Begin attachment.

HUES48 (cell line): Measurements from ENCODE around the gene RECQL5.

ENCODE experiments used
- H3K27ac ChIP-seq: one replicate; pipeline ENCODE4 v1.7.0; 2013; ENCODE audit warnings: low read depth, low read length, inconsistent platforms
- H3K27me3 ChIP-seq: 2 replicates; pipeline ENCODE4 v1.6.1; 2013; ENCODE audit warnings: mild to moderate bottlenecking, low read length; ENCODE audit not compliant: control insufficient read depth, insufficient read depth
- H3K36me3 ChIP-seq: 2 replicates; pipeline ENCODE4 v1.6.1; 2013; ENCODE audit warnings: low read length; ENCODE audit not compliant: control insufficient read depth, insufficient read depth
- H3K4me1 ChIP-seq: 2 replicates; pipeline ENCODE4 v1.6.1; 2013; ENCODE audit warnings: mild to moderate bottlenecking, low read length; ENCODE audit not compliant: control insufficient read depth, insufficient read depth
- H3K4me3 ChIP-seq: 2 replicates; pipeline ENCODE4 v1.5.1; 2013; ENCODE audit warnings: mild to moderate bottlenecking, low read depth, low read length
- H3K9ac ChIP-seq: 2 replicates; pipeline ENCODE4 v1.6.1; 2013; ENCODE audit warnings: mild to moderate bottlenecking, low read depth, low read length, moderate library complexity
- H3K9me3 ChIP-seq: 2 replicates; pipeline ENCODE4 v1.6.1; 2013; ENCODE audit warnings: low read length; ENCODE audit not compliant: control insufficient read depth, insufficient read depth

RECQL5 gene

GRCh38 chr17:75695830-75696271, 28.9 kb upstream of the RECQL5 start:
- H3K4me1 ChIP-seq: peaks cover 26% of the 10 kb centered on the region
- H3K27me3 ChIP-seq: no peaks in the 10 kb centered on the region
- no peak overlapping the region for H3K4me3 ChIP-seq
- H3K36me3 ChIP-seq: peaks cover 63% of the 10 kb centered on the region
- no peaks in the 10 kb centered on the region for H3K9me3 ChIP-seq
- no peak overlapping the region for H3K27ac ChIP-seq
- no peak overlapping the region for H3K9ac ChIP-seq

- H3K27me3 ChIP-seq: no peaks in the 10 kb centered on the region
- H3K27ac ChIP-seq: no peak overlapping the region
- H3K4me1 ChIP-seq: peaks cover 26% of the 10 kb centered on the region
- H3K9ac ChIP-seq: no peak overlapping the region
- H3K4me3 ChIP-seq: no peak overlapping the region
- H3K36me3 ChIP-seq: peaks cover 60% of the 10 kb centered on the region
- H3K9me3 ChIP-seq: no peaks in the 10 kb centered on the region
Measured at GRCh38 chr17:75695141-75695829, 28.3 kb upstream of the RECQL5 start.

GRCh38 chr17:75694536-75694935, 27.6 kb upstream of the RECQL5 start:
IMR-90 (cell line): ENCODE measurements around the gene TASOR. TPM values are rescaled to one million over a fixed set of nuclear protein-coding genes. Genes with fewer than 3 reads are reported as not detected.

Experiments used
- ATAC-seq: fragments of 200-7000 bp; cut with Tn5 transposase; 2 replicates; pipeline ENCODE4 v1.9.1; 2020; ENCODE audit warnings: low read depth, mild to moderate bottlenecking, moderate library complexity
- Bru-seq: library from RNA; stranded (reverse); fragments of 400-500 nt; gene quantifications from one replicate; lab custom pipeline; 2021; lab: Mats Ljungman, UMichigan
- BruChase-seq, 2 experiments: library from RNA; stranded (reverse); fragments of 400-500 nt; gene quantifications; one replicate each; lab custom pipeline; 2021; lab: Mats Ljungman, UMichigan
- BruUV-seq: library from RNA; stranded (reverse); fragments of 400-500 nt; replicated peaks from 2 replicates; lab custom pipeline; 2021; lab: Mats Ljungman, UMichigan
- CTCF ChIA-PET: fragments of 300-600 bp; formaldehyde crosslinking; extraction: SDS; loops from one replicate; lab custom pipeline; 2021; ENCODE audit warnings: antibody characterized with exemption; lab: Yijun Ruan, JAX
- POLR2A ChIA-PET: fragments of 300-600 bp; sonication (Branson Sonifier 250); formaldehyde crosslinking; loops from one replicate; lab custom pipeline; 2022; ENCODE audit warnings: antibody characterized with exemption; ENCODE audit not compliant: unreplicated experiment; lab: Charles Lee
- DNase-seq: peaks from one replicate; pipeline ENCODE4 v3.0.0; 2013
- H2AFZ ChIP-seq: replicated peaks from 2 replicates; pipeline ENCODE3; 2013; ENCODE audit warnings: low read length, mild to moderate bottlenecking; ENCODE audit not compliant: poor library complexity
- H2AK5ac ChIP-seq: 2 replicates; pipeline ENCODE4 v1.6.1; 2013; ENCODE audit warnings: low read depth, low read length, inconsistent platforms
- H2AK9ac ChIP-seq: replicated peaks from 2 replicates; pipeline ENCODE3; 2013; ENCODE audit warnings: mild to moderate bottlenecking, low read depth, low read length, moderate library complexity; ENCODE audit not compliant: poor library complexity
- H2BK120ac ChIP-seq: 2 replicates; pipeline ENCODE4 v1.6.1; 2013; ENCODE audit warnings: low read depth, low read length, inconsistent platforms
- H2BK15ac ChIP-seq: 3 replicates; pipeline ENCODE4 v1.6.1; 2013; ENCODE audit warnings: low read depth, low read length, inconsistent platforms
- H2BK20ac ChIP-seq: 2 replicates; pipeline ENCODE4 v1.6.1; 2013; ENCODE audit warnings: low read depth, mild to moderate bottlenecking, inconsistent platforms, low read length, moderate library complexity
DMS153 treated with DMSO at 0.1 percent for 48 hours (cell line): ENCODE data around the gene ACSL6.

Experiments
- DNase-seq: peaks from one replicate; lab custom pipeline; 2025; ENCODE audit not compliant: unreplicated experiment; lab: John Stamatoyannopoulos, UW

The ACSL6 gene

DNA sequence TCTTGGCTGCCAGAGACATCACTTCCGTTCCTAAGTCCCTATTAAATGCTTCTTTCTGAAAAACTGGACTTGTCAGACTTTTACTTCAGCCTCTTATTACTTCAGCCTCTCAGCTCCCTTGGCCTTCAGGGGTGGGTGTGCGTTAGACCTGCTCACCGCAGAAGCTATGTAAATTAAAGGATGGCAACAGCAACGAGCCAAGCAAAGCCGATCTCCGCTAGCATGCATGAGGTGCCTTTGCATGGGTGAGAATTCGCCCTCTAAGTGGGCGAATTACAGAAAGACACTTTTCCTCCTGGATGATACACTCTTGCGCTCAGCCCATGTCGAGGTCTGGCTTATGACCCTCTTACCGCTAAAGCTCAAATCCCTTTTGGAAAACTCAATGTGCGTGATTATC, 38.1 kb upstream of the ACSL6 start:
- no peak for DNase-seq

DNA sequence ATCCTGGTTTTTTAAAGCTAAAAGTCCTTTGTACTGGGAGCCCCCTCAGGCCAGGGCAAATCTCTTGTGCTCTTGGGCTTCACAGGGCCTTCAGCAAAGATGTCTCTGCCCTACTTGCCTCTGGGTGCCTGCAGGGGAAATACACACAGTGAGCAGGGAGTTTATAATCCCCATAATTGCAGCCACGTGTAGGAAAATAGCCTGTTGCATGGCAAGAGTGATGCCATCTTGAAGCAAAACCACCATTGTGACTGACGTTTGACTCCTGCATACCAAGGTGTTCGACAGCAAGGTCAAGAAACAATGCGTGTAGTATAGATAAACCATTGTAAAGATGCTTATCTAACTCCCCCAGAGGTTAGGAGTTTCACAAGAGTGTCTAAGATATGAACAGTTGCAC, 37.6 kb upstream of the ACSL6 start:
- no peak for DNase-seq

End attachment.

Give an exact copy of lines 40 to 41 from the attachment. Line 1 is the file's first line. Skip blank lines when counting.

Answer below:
- H2BK120ac ChIP-seq: 2 replicates; pipeline ENCODE4 v1.6.1; 2013; ENCODE audit warnings: low read depth, low read length, inconsistent platforms
- H2BK15ac ChIP-seq: 3 replicates; pipeline ENCODE4 v1.6.1; 2013; ENCODE audit warnings: low read depth, low read length, inconsistent platforms